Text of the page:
Hybrid Safety is the Answer to Dolphin's Defensive Problems


The talk of the Dolphins secondary is the need of a free safety to play over top, since Jones and McDonald are better when playing in the box or underneath. People see how Earl Thomas is used and think that's what the Dolphins are missing. That's not really how it works.

Reshad Jones had two interceptions while playing coverage over top. His interceptions were text book overtop coverage, as rookie corner, Cordrea Tankersley tipped the ball to him. Jones and McDonald are more than capable of playing over the top and making a play on the ball.

What the Dolphins lack, is the ability of their safeties to cover one on one with running backs or tight ends. Often times, Miami's defense was picked apart by matching up linebackers against running backs and tight ends. Teams like the Panthers, Raiders, and Ravens just picked the Dolphins defense apart with those mismatches.

Kiko Alonso suffered the most scrutiny over his play in these situations. Against the Raiders, Kiko was lined up one on one with Jared Cook on the OUTSIDE! That's a mismatch for most linebackers. A lot of fans want the Dolphins to draft a linebacker to cover tight ends and runningbacks, however, those guys are difficult to find. KJ Wright of the Seahawks is a guy that can lock up with tight ends and running backs, but even he struggled against Rob Gronkowski in the Super Bowl.

So what do I suggest? A hybrid safety/linebacker that can play a little bit of everything. The Dolphins need a safety that can be a chess piece and matchup against different play makers. There are guys in the draft that have versatility to play deep safety, slot corner, in box safety, linebacker, and even blitz the quarterback.

Derwin James FSU
(Jersey #3)
Derwin James has a combination of skills that are not easy to find in one player. He can cover man to man from the linebacker position, outside corner, slot, and deep safety. He can even rush the passer. he does so many things well.

On the first play, James is covering the slot receiver one on one and makes the play. Fantastic coverage that we don't see from Jones, McDonald or the linebackers.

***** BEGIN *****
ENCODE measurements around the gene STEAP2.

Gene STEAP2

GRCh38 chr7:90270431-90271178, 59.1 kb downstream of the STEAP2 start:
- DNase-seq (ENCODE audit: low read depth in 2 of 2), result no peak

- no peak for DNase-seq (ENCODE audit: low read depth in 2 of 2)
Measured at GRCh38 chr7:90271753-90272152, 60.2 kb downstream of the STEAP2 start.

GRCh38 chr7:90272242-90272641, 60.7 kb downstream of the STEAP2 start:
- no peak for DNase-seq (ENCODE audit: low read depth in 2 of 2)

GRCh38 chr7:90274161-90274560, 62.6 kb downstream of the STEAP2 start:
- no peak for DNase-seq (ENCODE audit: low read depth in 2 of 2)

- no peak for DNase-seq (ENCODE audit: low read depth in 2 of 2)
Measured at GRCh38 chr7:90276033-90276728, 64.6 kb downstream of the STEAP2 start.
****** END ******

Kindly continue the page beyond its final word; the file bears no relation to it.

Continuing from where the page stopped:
The next play shows James covering the runningback out of the backfield and comes down with the interception. This same kind of play hurts the Dolphins defense. 

What about his ability to cover over the top? On this play, he plays the ball and drifts back to make the play. He couldn't quite hang on for the INT. This play shows his feel for the ball. 


Minkah Fitzpatrick Alabama
(Jersey #29) 
The first play shows him covering man to man in the slot and running with the receiver and taking him out of the play. Look how he gains inside leverage. 

This next play, Fitzpatrick covers the TE and gives the quarterback nowhere to go with the ball. The quarterback forces the ball anyway. 

One of the biggest attributes of Fitzpatrick, is his ability to cover in the red zone. Look how he boxes out the receiver and high points the football to break it up. He can be left one on one with tight ends and receivers in the red zone. 


Justin Reid Stanford 
(Jersey number 8) 
Justin Reid (brother of NFL Safety Eric Reid) is creating a name for himself as the PAC-12 leader in interceptions in 2017. Reid is not as polished in coverage as James or Fitpatrick, however, he has all of the tools to be a good coverage safety. 

The first play, he shows fantastic coverage. He flips his hips and turns to run with a fast receiver. Very good for a longer safety. He does end up allowing he reciever to get behind him when he turns to find the ball. That's a very coachable issue to fix. 
The next play shows his awareness and his ability to get off of a block. Watch how he gets hands on the receiver first, sees the ball and sheds the block to recover the ball. He's a very heads up player. 


Kyzir White WVU 
(Jersey #8)
Kyzir White also has good blood lines as he played with his brothers, wide receivers Kevin White and Ka'raun White. Kyzir isn't as explosive of an athlete as those two, but he fits that hybrid style of safety the Dolphins are likely to go to. White is the biggest of the safeties I listed, at 6'2 219 and he looks to play safety and linebacker with the ability to play in coverage. 

White diagnoses plays quickly and gets down hill in a hurry. He hits with power and collects his feet. He drives through and makes the tackle here. This shows his ability to play close to the line of scrimmage and make the play. 


Speaking of hitting with power, BOOM! For the Dolphin fans looking for an aggressive hard hitting safety, look no further than White. 

Not to fear, he can cover the tight end as I mentioned earlier. He stayed with the tight end the entire way and made the play on the ball here. 

He times his blitzes perfectly quite often. On this play, he waits for the left guard to assist the center and then he explodes through the gap. That's an athletic quarterback that he got to in a hurry. He didn't even give him a chance to run. 

Other Safeties in the Draft: 

Terrell Edmunds: Virginia Tech 
Ronnie Harrison: Alabama
Godwin Igwebuike: North Western












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